Primary Mitochondrial Myopathies

What are primary mitochondrial myopathies?

Primary mitochondrial myopathies (PMM) are a group of genetically defined mitochondrial diseases that principally affect the muscle[1]. These disorders can affect males, females, and individuals from any ethnic or racial group. Their prevalence is currently unknown. 

PMM may present at any age. In general, more severe forms of the disease appear earlier in life. Prognosis depends on the causative gene and the age of onset.

There is no cure for PMM. However, treatments can improve or slow the progression of specific symptoms.

What causes primary mitochondrial myopathies?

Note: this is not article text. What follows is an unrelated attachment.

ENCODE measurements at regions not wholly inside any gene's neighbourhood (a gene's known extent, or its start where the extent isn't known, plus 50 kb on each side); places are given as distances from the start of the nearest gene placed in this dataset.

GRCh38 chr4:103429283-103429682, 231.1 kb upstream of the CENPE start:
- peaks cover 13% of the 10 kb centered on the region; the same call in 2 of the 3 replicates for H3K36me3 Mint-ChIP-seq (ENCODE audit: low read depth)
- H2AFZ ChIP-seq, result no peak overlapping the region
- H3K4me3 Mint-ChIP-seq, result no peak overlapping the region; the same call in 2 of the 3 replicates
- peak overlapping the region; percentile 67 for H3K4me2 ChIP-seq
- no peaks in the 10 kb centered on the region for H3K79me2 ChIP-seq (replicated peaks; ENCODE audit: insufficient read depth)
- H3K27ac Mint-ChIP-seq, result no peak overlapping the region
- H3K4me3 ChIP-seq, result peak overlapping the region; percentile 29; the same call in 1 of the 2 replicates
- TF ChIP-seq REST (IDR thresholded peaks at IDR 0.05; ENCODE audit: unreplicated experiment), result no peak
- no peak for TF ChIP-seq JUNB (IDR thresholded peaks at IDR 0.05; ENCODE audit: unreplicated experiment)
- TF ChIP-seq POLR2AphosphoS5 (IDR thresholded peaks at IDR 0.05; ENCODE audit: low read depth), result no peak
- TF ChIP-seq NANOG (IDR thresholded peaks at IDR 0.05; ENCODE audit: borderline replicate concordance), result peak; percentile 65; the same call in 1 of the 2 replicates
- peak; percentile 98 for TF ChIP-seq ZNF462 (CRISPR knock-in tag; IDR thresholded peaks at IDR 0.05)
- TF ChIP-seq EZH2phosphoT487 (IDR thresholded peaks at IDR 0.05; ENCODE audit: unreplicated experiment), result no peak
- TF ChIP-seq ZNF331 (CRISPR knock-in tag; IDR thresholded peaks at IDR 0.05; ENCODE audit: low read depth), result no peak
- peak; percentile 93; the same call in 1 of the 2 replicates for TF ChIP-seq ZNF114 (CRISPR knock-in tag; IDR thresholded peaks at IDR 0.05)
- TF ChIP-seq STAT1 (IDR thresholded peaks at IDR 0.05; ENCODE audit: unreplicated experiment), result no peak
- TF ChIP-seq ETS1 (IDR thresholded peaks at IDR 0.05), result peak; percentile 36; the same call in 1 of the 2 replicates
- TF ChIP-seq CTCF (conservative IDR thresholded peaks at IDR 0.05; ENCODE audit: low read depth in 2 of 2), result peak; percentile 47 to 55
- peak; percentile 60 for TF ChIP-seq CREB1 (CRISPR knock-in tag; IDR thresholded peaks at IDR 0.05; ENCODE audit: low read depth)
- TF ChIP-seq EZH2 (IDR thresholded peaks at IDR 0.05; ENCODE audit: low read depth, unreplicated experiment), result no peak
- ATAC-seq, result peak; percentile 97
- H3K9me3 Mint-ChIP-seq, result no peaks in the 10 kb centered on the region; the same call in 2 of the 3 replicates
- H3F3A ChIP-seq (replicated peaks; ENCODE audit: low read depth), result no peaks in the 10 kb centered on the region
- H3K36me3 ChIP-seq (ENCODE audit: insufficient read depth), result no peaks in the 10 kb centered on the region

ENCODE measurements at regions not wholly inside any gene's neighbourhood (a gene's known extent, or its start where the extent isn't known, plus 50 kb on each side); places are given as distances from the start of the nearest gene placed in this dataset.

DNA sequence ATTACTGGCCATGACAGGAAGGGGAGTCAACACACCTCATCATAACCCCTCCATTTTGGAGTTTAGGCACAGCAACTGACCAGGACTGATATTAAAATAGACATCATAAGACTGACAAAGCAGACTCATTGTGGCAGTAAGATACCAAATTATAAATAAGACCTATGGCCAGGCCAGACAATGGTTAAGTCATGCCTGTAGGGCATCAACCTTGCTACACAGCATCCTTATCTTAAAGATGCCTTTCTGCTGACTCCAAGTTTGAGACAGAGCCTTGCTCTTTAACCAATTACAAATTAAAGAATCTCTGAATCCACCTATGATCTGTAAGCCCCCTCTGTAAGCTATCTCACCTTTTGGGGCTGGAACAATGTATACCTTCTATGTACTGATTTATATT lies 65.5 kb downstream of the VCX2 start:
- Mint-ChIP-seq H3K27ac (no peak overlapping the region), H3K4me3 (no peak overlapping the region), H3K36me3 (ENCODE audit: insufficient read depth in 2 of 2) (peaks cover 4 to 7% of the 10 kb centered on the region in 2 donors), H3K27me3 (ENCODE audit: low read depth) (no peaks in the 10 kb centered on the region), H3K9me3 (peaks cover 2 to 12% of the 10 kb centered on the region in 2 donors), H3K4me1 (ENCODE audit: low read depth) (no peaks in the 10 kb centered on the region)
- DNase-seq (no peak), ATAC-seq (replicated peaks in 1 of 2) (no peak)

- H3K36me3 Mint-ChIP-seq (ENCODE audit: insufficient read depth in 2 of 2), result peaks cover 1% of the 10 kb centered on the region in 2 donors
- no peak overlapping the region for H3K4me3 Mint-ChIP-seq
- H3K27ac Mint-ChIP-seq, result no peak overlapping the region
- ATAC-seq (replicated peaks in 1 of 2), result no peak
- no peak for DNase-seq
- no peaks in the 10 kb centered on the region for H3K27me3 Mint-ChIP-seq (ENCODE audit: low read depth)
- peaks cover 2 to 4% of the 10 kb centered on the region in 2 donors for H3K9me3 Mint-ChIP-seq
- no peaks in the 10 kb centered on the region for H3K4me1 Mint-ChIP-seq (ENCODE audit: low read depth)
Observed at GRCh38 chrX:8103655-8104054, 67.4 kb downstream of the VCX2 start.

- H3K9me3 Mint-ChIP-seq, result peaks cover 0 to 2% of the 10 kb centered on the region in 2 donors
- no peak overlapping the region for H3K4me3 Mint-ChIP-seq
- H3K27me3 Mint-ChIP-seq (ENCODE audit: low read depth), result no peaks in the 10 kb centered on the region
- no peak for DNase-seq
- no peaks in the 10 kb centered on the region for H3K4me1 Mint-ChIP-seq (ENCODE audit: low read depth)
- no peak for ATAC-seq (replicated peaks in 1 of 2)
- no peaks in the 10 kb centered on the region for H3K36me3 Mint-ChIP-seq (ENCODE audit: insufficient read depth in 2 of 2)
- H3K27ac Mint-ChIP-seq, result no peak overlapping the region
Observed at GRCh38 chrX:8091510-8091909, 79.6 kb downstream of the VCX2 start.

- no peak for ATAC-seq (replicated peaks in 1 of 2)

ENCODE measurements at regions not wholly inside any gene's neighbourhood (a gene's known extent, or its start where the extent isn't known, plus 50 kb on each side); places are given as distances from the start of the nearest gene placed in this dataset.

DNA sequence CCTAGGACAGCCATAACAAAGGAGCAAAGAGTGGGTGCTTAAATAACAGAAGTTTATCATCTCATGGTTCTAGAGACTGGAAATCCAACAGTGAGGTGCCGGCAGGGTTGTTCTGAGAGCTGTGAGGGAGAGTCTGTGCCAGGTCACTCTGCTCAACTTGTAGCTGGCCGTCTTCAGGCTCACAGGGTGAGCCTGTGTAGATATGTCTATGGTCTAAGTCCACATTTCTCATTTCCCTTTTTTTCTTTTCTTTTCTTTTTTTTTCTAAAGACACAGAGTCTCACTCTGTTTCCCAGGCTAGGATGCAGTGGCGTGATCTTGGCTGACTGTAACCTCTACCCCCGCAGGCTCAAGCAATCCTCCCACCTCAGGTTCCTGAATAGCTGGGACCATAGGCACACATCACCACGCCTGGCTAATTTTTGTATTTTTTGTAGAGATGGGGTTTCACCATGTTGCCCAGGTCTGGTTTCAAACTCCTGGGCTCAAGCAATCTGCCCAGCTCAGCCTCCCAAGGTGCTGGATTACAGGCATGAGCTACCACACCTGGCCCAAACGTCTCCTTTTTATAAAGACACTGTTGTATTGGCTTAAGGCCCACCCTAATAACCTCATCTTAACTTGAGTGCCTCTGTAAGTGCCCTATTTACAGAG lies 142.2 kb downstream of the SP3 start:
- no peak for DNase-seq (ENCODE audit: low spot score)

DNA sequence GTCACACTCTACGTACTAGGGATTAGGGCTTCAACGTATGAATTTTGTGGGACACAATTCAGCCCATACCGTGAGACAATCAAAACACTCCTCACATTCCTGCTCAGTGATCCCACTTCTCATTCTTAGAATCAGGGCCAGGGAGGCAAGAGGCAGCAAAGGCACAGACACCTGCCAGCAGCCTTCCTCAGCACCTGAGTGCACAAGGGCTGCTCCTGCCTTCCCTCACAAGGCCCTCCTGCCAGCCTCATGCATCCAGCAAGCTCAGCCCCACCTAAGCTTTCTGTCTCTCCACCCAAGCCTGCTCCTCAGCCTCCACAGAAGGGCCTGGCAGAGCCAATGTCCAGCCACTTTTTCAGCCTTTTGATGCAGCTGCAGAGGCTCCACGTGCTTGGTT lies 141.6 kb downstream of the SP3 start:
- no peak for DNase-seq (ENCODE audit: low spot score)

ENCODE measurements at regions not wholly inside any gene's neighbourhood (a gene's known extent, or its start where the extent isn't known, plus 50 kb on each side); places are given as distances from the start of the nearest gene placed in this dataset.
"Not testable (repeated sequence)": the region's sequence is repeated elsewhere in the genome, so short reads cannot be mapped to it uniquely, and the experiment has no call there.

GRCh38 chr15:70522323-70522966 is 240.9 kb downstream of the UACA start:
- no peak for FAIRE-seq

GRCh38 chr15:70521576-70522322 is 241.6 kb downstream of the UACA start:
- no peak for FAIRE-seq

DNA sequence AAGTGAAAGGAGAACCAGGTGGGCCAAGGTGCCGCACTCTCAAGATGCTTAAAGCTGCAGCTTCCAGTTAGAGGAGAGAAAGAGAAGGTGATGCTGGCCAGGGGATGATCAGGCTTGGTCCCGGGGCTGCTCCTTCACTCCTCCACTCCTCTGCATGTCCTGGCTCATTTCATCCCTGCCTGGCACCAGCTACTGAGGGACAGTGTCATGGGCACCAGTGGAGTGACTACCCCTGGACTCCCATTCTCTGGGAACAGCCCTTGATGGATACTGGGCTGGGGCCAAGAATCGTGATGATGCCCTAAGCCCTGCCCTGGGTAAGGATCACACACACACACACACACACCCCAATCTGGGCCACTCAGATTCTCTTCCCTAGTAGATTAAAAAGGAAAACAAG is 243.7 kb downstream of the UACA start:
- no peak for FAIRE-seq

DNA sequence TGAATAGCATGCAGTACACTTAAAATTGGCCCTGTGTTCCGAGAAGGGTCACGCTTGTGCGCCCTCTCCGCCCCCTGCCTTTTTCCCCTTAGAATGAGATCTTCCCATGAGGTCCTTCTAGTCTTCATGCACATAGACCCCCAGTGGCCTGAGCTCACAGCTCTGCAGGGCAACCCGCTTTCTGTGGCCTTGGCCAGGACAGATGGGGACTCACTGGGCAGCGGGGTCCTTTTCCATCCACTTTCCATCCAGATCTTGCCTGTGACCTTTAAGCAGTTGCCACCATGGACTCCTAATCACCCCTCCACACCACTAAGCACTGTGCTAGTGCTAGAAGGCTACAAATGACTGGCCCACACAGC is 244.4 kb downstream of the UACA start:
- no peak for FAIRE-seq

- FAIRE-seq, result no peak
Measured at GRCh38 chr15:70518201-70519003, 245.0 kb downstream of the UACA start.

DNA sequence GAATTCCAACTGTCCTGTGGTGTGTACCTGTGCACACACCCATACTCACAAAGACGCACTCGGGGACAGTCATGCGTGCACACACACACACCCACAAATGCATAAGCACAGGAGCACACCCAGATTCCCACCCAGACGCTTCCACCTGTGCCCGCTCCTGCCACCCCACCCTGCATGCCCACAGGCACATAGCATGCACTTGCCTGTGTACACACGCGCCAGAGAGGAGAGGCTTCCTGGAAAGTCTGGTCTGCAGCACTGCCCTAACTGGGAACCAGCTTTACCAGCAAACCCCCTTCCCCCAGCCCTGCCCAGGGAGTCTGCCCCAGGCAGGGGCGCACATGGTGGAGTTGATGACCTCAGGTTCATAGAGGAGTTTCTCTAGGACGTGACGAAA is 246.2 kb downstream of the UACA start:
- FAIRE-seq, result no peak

PMM is caused by inherited gene mutations in mitochondrial or nuclear DNA. More than 350 genes have been linked to PMM[2]. Mutations in these genes lead to defects in normal mitochondrial function which is responsible for the metabolic process that controls the majority of energy generation in the cell. 

What are the symptoms of primary mitochondrial myopathies?

Chronic Progressive External Ophthalmoplegia (CPEO) is the most common feature of PMM[1]. Its symptoms include:

  • drooping eyelids (ptosis)
  • paralysis of the muscles that control eye movement
  • and in some cases, weakness of the limbs
Other symptoms of PMM include[1,3]:

  • exercise intolerance
  • fatigue
  • and in severe forms; difficulty swallowing (dysphagia)
  • slow or slurred speech (dysarthria)
  • muscle wasting
  • shortness of breath

Early onset forms of PMM may also include[1]

  • diminished muscle tone (hypotonia)